"The groundwork of all happiness is health." - Leigh Hunt

The truth about metabolism

Is a slow metabolism liable for your weight gain?

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You've undoubtedly heard of metabolism and possibly actually have a vague idea of ​​what it’s. But there are lots of myths surrounding the consequences of metabolism in your health, especially relating to weight reduction.

Simply put, metabolism is the interior process by which your body expends energy and burns calories. It works 24/7 to maintain your body moving, even once you're resting or sleeping, by converting the food and nutrients you eat into energy that keeps your body respiration, Required for blood circulation, cell growth and repair. It does to survive.

This process works with different intensity in several people. How fast your metabolism works is basically determined by your genes.

Age also affects metabolism, as it could actually decelerate over time, even in the event you start out with a quick metabolism. Differences in metabolic rate are reflected in how easy or difficult it’s for people to realize or shed pounds. A slower metabolism burns fewer calories, which implies more is stored within the body as fat. This is why some people have trouble reducing weight just by cutting calories. A quick metabolism burns calories at a faster rate, which is why some people can eat an excessive amount of and never gain extra kilos.

But you’ll be able to't blame a slow metabolism entirely for weight gain, says Dr. Lee. “The reality is that metabolism often plays a minor role,” he says. “The biggest factors in how you age are often poor diet and inactivity.”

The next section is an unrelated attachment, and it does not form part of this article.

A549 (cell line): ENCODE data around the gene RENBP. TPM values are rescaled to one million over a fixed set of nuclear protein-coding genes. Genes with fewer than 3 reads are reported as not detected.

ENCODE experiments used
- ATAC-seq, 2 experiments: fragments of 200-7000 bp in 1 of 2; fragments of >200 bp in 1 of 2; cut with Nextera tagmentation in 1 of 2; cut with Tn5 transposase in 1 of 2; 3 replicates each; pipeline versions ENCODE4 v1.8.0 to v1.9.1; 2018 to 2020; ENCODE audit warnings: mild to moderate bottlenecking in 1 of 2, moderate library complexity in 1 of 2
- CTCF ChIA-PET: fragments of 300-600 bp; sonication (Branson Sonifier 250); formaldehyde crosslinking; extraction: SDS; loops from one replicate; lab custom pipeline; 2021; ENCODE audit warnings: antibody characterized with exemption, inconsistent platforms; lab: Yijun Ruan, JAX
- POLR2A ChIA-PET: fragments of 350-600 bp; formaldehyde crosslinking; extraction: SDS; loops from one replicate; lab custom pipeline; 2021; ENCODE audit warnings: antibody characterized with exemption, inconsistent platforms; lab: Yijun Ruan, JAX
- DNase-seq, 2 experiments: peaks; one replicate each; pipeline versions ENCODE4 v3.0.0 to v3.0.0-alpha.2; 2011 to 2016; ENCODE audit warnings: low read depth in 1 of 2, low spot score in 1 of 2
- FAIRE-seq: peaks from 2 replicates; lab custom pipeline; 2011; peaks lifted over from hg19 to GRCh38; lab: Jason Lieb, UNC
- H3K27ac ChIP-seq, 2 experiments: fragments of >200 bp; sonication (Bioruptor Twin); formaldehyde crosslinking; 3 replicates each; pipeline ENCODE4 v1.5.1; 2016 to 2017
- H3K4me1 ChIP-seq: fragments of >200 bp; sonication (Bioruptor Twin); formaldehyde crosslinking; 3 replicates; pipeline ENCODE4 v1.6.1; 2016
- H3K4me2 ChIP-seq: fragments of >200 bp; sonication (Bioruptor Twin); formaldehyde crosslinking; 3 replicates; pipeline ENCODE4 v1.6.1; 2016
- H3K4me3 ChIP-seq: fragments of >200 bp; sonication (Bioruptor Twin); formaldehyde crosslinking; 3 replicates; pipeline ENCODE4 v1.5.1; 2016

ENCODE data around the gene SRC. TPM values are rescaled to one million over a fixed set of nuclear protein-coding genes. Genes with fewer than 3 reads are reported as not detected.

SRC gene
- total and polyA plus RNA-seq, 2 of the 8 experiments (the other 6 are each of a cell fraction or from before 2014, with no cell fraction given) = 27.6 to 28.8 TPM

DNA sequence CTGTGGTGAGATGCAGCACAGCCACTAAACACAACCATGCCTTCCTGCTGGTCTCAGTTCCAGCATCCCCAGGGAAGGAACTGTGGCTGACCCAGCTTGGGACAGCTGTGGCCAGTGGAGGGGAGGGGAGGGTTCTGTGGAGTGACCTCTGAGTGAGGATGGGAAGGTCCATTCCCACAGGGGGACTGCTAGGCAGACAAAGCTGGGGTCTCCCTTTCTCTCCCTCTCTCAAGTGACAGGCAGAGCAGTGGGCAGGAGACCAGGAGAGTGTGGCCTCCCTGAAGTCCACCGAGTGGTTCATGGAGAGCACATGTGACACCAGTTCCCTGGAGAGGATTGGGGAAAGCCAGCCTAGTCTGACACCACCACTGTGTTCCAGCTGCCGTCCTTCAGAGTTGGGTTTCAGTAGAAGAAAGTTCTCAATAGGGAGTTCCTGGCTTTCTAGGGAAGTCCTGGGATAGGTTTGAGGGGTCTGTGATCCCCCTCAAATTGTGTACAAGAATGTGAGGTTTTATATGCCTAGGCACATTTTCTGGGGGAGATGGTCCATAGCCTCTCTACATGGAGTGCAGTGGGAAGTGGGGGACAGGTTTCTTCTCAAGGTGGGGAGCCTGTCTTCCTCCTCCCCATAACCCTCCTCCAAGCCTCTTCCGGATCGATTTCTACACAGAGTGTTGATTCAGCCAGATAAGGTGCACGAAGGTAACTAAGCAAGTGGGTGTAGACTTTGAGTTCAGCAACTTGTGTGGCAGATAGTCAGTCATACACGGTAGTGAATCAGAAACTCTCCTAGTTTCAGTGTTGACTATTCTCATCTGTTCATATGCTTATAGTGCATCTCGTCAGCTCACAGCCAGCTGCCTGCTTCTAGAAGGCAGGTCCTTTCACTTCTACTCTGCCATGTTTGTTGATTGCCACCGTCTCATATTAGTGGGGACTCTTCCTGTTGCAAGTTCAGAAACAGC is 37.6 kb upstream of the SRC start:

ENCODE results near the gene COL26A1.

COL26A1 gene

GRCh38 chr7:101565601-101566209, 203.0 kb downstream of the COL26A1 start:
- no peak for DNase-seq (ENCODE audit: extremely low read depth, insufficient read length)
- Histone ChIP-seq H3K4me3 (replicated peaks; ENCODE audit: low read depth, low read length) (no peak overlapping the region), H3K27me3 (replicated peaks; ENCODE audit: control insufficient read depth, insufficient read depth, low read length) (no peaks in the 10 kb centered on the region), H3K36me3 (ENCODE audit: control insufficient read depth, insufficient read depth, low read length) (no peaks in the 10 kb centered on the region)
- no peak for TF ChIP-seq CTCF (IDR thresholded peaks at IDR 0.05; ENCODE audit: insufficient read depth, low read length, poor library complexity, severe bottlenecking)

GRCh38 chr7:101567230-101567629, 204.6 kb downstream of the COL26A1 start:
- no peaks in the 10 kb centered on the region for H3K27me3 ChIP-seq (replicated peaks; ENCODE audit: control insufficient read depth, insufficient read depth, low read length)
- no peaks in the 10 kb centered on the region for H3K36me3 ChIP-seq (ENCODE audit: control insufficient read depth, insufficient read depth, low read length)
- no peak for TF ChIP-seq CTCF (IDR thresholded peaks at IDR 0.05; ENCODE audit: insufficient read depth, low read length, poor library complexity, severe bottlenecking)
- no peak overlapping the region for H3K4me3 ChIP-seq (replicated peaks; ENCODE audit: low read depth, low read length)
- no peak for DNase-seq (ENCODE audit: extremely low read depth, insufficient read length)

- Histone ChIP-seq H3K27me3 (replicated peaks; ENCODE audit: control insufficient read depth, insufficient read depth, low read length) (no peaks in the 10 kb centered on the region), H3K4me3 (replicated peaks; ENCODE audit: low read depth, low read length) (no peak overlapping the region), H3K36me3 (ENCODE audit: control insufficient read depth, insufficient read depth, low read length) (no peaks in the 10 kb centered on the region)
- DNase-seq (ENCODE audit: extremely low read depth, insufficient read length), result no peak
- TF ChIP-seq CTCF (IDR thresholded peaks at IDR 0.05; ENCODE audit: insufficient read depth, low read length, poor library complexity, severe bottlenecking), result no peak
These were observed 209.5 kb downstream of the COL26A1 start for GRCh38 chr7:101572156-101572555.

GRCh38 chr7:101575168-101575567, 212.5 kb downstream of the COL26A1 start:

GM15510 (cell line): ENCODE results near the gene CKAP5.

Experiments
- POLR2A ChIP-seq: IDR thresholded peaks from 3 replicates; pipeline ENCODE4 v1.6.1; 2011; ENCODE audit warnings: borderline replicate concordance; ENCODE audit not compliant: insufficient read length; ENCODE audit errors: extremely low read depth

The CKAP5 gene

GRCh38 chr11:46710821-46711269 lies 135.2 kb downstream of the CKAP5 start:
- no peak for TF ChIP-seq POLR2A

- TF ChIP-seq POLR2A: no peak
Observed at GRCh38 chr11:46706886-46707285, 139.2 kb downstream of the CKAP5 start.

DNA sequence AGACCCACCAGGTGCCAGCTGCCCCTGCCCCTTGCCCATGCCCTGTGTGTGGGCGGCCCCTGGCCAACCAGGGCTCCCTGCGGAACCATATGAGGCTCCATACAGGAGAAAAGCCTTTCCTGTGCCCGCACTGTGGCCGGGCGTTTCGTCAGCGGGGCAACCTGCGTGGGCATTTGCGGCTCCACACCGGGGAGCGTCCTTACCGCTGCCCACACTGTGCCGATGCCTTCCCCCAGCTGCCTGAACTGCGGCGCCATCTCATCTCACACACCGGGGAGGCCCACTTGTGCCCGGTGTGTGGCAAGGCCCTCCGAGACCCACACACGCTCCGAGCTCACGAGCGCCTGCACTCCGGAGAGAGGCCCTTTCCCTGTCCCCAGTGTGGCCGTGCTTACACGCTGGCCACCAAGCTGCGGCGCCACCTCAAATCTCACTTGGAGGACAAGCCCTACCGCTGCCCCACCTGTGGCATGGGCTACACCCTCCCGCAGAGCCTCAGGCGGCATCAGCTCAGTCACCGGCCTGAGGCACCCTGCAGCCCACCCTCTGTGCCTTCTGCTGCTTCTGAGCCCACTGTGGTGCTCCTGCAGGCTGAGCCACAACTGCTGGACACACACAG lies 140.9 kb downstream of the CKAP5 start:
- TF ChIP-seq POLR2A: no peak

Revive your engine.

Is it possible to hurry up a sluggish metabolism naturally, or restore a sluggish one over time? “You can manipulate your metabolism to a certain extent,” says Dr. Lee. “It's often a small change that helps you burn more calories. Along with eating a healthy diet and making sure you get enough exercise, people can lose weight and keep it off. It can add extra pressure.” For example:

Pick up the pace. Add some high-intensity interval training to your regular routine. After interval training, your metabolism can stay alive for the remaining of the day. For example, once you're walking or jogging on or off the treadmill, speed up for 30 to 60 seconds, after which slow all the way down to your normal pace. Repeat the cycle for eight to 12 minutes.

Eat protein and do weight training. Every time you eat, digest and store food, your metabolism increases, a process called the thermic effect of food. Protein has a greater thermic effect than fat and carbohydrates since it takes longer on your body to burn and absorb protein.

It's not clear how much protein affects metabolism, but studies show that combining adequate protein intake with weight training is the most effective strategy to increase muscle mass — and it also boosts metabolism. can Determine your correct each day protein intake using this online calculator: /dri.

Drink green tea. Studies have shown that green tea comprises a compound called epigallocatechin gallate, which may increase the calories and fat you burn. A 2011 meta-analysis was published. Obesity assessments It found that consuming about 250 milligrams of epiglucatechin gallate (the quantity in about three cups of green tea) helped boost metabolism enough to burn a median of 100 extra calories per day.